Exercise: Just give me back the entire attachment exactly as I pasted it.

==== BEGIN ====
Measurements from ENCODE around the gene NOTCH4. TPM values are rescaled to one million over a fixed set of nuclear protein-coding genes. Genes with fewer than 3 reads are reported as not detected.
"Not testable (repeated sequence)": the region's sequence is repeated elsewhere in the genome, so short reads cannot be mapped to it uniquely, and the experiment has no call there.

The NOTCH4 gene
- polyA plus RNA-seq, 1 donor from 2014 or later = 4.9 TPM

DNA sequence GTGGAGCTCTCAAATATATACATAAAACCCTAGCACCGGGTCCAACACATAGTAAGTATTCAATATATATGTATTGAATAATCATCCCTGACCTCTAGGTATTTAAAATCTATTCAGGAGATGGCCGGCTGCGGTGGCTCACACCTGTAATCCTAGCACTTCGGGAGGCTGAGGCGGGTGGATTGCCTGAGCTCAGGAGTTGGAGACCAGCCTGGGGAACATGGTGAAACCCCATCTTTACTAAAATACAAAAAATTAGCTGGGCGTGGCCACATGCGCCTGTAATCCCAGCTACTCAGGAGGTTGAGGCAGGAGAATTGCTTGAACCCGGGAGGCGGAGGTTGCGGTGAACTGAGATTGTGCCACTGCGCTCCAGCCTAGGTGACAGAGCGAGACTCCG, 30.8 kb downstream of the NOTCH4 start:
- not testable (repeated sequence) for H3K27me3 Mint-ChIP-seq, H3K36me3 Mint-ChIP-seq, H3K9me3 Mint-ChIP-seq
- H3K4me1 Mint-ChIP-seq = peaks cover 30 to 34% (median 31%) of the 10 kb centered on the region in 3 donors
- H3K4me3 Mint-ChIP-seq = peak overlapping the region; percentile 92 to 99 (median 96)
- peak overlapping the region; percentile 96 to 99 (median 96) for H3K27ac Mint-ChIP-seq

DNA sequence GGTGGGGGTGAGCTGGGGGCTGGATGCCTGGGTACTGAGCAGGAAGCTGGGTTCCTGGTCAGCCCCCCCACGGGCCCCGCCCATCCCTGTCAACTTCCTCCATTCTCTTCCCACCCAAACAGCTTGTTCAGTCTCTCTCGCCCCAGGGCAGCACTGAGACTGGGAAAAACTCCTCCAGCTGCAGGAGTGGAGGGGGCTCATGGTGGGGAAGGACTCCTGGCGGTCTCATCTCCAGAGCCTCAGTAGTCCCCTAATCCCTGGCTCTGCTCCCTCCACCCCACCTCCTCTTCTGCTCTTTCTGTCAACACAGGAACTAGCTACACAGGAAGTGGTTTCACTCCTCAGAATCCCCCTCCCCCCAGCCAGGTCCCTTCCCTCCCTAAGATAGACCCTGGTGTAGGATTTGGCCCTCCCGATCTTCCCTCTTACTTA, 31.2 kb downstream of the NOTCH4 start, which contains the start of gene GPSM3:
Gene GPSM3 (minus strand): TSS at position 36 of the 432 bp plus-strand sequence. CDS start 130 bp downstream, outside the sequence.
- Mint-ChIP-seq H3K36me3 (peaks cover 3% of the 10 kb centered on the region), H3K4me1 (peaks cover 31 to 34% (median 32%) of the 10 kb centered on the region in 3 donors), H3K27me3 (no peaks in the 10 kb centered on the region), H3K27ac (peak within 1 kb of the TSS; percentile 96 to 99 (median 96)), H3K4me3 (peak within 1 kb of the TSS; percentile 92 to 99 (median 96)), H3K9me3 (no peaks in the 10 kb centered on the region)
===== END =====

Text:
Measurements from ENCODE around the gene NOTCH4. TPM values are rescaled to one million over a fixed set of nuclear protein-coding genes. Genes with fewer than 3 reads are reported as not detected.
"Not testable (repeated sequence)": the region's sequence is repeated elsewhere in the genome, so short reads cannot be mapped to it uniquely, and the experiment has no call there.

The NOTCH4 gene
- polyA plus RNA-seq, 1 donor from 2014 or later = 4.9 TPM

DNA sequence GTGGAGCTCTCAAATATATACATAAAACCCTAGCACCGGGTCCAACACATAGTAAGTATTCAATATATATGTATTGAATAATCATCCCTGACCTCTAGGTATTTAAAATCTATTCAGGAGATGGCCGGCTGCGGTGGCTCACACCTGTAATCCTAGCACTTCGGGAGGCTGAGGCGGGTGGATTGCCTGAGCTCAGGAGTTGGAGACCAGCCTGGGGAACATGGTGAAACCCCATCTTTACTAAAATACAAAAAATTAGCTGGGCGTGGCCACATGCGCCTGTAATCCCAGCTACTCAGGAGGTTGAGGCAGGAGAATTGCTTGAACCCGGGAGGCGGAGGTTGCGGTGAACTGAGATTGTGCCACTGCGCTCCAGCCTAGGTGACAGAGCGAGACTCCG, 30.8 kb downstream of the NOTCH4 start:
- not testable (repeated sequence) for H3K27me3 Mint-ChIP-seq, H3K36me3 Mint-ChIP-seq, H3K9me3 Mint-ChIP-seq
- H3K4me1 Mint-ChIP-seq = peaks cover 30 to 34% (median 31%) of the 10 kb centered on the region in 3 donors
- H3K4me3 Mint-ChIP-seq = peak overlapping the region; percentile 92 to 99 (median 96)
- peak overlapping the region; percentile 96 to 99 (median 96) for H3K27ac Mint-ChIP-seq

DNA sequence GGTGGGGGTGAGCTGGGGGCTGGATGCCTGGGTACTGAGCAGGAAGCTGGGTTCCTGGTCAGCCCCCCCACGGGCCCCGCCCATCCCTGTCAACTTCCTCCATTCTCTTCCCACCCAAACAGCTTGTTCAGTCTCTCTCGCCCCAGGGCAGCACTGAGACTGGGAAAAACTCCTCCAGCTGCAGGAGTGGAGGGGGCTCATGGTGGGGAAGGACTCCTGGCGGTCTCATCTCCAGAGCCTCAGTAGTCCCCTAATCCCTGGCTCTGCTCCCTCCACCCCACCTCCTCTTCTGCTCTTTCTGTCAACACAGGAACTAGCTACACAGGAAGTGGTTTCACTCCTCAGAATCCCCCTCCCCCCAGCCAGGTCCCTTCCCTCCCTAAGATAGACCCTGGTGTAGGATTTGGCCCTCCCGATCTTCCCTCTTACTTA, 31.2 kb downstream of the NOTCH4 start, which contains the start of gene GPSM3:
Gene GPSM3 (minus strand): TSS at position 36 of the 432 bp plus-strand sequence. CDS start 130 bp downstream, outside the sequence.
- Mint-ChIP-seq H3K36me3 (peaks cover 3% of the 10 kb centered on the region), H3K4me1 (peaks cover 31 to 34% (median 32%) of the 10 kb centered on the region in 3 donors), H3K27me3 (no peaks in the 10 kb centered on the region), H3K27ac (peak within 1 kb of the TSS; percentile 96 to 99 (median 96)), H3K4me3 (peak within 1 kb of the TSS; percentile 92 to 99 (median 96)), H3K9me3 (no peaks in the 10 kb centered on the region)